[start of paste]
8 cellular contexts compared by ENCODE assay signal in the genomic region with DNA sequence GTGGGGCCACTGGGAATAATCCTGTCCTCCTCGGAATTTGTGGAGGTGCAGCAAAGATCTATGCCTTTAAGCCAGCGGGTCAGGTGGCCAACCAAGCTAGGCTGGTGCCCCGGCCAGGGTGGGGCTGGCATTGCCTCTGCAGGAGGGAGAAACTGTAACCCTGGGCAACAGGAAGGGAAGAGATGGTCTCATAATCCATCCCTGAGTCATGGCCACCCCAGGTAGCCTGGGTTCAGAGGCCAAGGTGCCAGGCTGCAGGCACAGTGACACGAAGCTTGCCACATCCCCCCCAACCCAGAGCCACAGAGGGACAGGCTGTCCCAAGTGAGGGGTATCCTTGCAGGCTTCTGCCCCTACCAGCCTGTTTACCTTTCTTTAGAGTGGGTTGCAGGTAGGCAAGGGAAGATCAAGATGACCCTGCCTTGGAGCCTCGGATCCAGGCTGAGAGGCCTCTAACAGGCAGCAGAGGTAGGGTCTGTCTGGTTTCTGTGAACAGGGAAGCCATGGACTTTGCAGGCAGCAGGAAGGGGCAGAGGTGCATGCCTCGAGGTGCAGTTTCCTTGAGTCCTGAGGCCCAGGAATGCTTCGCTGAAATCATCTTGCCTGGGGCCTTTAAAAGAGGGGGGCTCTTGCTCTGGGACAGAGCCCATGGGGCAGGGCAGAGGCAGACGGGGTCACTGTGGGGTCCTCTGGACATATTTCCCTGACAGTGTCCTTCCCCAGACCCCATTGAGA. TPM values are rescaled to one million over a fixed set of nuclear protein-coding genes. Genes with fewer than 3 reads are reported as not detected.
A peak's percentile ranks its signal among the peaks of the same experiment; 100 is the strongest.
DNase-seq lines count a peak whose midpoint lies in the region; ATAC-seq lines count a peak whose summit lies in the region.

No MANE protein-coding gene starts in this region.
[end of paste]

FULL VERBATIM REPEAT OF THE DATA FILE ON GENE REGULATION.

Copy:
8 cellular contexts compared by ENCODE assay signal in the genomic region with DNA sequence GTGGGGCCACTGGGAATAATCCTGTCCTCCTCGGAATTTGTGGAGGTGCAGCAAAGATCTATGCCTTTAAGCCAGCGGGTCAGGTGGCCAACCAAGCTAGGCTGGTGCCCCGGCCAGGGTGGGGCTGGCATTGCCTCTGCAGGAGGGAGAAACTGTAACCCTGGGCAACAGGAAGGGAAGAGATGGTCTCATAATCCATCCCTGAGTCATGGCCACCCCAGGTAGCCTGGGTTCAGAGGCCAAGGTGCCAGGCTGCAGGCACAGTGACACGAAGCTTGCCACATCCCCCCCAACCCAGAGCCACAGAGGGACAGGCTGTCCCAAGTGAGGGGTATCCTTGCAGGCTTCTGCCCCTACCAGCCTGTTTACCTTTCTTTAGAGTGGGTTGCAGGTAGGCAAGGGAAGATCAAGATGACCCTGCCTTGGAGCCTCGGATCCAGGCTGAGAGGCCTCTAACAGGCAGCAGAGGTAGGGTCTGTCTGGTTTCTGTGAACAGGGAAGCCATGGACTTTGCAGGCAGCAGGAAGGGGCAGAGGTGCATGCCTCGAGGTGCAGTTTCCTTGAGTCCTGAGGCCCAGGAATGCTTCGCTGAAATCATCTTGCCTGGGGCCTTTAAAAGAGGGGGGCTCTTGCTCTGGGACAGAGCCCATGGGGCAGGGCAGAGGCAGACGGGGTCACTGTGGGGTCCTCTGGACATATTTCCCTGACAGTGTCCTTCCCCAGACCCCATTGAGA. TPM values are rescaled to one million over a fixed set of nuclear protein-coding genes. Genes with fewer than 3 reads are reported as not detected.
A peak's percentile ranks its signal among the peaks of the same experiment; 100 is the strongest.
DNase-seq lines count a peak whose midpoint lies in the region; ATAC-seq lines count a peak whose summit lies in the region.

No MANE protein-coding gene starts in this region.